Date of this Version
Plant Genome. 2022;15:e20173. https://doi.org/10.1002/tpg2.20173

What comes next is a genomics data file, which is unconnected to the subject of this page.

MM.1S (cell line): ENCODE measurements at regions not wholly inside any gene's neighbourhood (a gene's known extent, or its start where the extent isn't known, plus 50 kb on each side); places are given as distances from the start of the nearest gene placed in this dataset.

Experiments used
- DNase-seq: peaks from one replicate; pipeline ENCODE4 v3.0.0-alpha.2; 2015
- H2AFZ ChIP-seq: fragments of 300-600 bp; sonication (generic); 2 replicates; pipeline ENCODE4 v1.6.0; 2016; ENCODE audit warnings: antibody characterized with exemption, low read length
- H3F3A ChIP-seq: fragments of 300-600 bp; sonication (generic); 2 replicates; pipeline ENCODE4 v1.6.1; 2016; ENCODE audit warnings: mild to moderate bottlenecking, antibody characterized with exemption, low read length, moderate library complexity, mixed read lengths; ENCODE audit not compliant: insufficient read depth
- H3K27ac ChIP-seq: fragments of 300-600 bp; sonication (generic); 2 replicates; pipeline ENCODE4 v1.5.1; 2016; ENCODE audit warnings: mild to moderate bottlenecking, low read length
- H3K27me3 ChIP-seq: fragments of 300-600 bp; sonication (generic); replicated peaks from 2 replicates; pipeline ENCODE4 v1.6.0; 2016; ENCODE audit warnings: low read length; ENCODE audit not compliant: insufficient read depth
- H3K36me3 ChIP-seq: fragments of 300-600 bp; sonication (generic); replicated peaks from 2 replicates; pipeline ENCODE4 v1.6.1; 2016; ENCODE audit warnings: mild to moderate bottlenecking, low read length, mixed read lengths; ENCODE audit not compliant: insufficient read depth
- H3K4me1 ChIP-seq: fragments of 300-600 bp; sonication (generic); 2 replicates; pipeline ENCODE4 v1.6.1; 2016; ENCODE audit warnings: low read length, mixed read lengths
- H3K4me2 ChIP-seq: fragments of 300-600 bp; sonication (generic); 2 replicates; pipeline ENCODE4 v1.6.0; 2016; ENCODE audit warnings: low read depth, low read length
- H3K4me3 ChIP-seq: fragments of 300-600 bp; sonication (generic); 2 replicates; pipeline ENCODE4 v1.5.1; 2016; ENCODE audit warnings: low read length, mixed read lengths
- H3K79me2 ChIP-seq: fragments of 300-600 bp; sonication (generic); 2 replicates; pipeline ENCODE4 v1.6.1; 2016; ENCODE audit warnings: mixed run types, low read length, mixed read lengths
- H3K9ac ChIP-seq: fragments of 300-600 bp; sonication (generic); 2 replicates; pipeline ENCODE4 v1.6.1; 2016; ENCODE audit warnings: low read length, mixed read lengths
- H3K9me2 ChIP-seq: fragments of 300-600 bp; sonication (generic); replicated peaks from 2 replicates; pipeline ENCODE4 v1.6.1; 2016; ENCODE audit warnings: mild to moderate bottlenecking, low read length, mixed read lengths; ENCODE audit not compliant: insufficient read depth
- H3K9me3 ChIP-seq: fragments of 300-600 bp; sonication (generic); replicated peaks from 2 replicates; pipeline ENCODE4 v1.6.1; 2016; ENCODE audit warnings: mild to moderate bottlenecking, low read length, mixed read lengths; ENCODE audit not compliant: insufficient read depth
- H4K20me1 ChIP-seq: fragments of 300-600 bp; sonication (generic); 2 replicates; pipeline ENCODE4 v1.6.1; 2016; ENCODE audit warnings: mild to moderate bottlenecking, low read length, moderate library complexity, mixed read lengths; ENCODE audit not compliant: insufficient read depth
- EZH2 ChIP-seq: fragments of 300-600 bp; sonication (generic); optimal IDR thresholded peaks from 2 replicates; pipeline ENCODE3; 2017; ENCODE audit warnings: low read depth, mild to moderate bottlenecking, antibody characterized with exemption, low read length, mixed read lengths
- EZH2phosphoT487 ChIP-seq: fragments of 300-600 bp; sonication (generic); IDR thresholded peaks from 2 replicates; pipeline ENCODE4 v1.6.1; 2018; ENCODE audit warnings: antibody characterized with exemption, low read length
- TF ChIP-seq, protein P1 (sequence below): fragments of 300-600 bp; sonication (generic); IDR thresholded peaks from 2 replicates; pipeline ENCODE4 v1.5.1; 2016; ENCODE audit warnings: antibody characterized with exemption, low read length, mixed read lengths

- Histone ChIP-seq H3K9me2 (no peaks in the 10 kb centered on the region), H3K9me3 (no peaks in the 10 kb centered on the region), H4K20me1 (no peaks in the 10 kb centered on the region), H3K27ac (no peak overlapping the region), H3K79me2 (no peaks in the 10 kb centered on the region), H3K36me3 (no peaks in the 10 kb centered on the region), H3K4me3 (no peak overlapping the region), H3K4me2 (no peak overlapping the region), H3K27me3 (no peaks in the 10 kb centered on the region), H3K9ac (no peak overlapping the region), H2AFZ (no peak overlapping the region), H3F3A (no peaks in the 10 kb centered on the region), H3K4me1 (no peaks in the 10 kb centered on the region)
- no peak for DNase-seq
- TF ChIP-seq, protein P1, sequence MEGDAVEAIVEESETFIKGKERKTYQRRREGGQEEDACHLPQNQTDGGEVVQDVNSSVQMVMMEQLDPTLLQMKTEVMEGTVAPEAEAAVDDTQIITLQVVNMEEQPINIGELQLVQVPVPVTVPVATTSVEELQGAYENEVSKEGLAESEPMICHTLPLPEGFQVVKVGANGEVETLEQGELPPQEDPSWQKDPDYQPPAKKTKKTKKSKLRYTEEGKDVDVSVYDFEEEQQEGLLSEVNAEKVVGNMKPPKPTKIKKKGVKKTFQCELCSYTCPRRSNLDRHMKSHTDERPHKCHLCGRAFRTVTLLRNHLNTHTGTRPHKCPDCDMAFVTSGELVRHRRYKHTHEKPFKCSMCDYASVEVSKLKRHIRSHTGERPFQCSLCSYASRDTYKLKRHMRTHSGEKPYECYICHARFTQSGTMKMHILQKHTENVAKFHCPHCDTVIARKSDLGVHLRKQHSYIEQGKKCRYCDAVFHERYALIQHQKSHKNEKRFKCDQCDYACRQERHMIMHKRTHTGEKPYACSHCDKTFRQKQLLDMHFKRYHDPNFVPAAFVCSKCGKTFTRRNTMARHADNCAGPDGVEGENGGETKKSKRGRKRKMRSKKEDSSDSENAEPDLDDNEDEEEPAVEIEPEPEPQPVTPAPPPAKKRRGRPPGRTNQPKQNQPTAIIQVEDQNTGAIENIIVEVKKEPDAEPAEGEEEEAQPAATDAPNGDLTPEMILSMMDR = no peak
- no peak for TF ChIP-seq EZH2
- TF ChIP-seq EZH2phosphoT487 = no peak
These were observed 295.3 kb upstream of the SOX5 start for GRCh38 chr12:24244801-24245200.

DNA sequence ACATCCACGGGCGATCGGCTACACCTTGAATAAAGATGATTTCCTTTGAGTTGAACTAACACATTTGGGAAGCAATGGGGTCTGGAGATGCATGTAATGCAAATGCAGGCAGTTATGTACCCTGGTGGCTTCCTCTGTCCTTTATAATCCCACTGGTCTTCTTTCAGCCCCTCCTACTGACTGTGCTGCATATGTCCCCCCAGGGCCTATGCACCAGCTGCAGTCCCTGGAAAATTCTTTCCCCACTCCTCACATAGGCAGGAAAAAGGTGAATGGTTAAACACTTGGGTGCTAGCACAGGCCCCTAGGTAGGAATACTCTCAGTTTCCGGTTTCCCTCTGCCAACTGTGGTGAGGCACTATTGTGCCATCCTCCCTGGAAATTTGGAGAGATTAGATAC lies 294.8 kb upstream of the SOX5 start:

Common bean (Phaseolus vulgaris L.) is consumed worldwide, with strong regional preferences for seed appearance characteristics. Colors of the seed coat, hilum ring, and corona are all important, along with susceptibility to postharvest darkening, which decreases seed value. This study aimed to characterize a collection of 295 yellow bean genotypes for seed appearance and postharvest darkening, evaluate genotype × environment (G × E) effects and map those traits via genome-wide association analysis. Yellow bean germplasm were grown for 2 yr in Michigan and Nebraska and seed were evaluated for L*a*b* color values, postharvest darkening, and hilum ring and corona colors. A model to exclude the hilum ring and corona of the seeds, black background, and light reflection was developed by using machine learning, allowing for targeted and efficient L*a*b* value extraction from the seed coat. The G × E effects were significant for the color values, and Michigan-grown seeds were darker than Nebraska-grown seeds. Single-nucleotide polymorphisms (SNPs) were associated with L* and hilum ring color on Pv10 near the J gene involved in mature seed coat color and hilum ring color. A SNP on Pv07 associated with L*, a*, postharvest darkening, and hilum ring and corona colors was near the P gene, the ground factor gene for seed coat color expression. The machine-learning-aided model used to extract color values from the seed coat, the wide variability in seed morphology traits, and the associated SNPs provide tools for future breeding and research efforts to meet consumers’ expectations for bean seed appearance.